Lock, Stock and Two Smoking Barrels – Review (Spoiler Free)

A funny, gritty and very well crafted film – Lock, Stock and Two Smoking Barrels successively manages to juggle several groups of criminals, neatly allows all of their ventures to intersect, and then controls the multiple strands and characters and brings them to a satisfying conclusion. It’s a lot of fun to watch, providing that you like your comedy dark, and the multiple storylines help to keep the film moving at a decent pace. Guy Ritchie’s sure hand over the material manages to balance the entire film – notably the levels of violence and humour, which are never allowed to shift the film into either being a farce or an outright bloodbath. Strong performances, a great director and a sharp screenplay make this one come highly recommended from me, unless you really can’t handle gritty London criminals and the violence which comes with that environment. It’s worth saying that whilst the film is violent, the violence is relatively scarce for a film of this nature and when it’s excessive, it’s often placed just off camera – implied rather than splattered across the screen.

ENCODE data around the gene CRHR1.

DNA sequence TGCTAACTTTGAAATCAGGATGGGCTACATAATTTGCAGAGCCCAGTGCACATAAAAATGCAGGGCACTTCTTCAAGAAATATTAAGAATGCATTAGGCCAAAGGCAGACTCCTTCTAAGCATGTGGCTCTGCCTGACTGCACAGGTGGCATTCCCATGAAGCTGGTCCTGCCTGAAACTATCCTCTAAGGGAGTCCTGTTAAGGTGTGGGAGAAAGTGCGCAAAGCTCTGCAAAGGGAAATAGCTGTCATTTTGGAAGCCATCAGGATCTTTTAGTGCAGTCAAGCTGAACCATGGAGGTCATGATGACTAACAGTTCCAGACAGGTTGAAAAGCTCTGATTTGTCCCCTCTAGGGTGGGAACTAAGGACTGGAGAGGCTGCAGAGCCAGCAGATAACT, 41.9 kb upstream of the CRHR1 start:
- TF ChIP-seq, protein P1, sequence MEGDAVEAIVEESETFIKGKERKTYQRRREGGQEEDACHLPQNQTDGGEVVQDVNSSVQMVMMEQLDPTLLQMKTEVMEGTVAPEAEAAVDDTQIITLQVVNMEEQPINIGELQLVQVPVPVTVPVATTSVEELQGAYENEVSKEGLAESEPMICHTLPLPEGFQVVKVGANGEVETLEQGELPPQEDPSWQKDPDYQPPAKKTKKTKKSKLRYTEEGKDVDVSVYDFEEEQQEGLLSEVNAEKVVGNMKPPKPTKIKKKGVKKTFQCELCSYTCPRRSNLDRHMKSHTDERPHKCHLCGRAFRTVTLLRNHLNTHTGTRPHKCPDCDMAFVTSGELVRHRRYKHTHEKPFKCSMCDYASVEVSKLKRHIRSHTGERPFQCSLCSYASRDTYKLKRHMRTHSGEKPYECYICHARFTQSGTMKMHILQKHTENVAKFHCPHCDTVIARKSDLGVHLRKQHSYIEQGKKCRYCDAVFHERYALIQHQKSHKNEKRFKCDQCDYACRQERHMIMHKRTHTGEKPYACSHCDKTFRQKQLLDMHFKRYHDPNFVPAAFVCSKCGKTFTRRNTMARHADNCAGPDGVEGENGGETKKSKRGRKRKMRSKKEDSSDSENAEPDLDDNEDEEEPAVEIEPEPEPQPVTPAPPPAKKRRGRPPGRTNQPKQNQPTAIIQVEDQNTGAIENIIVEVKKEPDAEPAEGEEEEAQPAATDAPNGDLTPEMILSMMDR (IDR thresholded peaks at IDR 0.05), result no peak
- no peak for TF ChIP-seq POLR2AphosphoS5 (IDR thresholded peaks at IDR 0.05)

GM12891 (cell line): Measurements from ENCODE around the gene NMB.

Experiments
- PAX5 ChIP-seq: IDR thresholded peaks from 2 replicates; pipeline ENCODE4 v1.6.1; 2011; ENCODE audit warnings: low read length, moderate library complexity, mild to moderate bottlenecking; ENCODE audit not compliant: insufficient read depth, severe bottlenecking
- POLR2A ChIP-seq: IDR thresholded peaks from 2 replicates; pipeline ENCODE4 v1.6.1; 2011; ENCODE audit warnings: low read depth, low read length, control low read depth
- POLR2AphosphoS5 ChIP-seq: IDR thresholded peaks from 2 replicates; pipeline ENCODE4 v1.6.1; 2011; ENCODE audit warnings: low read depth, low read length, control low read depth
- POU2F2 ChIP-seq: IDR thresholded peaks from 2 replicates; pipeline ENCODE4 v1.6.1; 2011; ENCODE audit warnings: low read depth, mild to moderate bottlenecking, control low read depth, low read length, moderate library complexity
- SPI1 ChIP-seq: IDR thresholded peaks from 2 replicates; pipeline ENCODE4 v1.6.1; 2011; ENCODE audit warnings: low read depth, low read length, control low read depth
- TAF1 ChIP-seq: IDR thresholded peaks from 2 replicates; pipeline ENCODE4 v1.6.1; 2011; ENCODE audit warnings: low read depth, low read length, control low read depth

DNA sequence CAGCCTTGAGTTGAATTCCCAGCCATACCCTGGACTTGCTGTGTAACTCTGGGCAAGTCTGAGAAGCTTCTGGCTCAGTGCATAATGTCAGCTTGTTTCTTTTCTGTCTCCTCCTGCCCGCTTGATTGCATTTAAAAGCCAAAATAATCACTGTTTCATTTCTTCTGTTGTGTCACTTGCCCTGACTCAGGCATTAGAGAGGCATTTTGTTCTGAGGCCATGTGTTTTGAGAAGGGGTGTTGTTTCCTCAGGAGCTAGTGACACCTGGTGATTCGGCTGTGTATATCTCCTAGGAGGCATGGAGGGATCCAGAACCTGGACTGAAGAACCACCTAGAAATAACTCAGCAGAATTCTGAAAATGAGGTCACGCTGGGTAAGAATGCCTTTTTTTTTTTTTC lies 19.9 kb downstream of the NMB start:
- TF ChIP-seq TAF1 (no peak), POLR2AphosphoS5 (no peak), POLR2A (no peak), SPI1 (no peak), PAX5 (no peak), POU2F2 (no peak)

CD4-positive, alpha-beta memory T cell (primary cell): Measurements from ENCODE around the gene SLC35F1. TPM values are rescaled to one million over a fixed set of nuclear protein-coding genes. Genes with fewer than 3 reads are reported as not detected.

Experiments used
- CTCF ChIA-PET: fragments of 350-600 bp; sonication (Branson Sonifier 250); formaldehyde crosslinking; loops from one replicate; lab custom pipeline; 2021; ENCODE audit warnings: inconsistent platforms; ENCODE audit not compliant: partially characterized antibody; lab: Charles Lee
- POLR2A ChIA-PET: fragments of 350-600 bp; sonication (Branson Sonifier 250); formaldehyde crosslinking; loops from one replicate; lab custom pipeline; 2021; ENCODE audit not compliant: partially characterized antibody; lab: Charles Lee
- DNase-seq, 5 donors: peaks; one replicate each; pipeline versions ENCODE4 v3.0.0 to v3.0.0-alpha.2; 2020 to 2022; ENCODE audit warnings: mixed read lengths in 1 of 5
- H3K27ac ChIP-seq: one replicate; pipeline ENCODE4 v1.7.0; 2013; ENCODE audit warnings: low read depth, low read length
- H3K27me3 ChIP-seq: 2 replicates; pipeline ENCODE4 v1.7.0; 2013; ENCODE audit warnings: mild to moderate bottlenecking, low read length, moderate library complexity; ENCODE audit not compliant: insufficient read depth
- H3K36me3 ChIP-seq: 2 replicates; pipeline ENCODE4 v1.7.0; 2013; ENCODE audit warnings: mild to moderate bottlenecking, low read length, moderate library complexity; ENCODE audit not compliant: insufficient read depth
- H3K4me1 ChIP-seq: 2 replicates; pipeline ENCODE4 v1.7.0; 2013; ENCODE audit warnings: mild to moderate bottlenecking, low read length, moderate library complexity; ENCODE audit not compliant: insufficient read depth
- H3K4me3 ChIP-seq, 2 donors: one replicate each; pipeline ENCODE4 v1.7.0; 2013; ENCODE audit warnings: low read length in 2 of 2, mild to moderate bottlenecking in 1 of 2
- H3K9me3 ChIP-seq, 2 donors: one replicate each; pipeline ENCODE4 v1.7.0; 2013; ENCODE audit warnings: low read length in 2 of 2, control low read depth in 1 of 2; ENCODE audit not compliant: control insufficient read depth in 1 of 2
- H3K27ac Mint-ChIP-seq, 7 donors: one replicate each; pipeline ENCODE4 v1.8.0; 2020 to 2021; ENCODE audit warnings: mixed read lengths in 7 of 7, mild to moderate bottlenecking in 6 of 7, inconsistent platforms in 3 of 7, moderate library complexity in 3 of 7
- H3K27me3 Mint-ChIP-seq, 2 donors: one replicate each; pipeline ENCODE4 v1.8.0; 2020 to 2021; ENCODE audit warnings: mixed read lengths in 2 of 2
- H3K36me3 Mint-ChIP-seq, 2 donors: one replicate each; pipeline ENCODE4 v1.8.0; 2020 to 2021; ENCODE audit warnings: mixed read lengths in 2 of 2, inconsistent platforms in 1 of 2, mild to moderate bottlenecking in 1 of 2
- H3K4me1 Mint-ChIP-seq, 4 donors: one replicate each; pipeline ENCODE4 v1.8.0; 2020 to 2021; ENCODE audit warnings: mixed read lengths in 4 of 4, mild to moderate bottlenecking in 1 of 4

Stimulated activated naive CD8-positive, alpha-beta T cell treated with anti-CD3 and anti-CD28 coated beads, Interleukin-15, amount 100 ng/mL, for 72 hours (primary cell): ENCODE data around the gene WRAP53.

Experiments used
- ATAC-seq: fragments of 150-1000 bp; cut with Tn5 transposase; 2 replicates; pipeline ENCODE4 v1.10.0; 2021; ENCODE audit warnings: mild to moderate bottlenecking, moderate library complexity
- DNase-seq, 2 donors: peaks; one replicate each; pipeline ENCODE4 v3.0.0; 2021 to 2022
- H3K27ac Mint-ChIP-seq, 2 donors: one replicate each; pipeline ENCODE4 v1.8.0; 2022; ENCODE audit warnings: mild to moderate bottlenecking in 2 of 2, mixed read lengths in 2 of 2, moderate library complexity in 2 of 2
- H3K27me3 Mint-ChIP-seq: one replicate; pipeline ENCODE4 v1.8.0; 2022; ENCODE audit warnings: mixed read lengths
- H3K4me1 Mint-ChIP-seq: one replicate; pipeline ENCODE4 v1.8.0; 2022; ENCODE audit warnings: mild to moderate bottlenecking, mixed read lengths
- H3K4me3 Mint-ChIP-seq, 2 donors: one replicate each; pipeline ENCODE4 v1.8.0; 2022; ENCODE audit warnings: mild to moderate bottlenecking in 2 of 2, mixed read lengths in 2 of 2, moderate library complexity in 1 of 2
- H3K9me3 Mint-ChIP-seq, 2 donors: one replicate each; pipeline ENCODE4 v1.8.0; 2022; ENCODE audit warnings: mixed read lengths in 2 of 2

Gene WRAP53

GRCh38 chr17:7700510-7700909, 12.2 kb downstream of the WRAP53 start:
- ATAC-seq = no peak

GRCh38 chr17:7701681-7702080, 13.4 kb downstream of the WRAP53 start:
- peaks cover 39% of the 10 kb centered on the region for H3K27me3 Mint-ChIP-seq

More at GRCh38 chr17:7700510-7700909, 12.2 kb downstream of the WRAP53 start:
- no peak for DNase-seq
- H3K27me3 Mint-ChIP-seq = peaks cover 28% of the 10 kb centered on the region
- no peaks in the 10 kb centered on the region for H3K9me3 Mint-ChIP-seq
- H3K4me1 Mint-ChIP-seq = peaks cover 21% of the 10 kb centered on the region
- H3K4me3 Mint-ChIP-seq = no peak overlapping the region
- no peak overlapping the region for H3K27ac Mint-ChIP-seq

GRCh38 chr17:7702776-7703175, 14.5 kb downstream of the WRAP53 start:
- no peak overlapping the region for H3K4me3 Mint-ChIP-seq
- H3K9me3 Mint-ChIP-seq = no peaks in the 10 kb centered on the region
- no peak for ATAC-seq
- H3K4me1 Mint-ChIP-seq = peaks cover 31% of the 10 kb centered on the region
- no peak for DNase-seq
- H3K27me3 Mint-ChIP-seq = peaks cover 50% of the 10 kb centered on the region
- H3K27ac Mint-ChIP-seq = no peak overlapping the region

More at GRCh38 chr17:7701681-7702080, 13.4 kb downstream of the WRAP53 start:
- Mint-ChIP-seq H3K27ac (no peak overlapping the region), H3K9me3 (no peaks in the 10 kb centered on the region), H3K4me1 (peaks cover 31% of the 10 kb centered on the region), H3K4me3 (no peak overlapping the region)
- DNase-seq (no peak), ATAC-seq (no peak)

Good performances all round, however when you’re talking about creating a memorable and scene-stealing character, all praise has to head toward Vas Blackwood who manages to be hilarious and menacing simultaneously. His portrayal of the lunatic gang leader is the one you will take away from the film despite everyone else doing a good job with their roles. He pretty much represents the film being both inherently violent but also darkly humorous. The style of the film is worthy of note, it establishes its own identity with a use of slow-motion and voiceover that feels fresh rather than tired, and the soundtrack makes for a very welcome addition to the film, particularly in one sequence where multiple narrative strands are linked together through a great and simplistic musical sequence.

One thing I will criticise is the almost entirely male cast, the few females that are present are unimportant and, save for one scene, they have absolutely no funny, cool, or violent moments. It’s not a big problem, but it is unnecessarily imbalanced. Overall though Lock Stock comes across as very polished piece of entertainment and one that I have found can hold up against multiple viewings.

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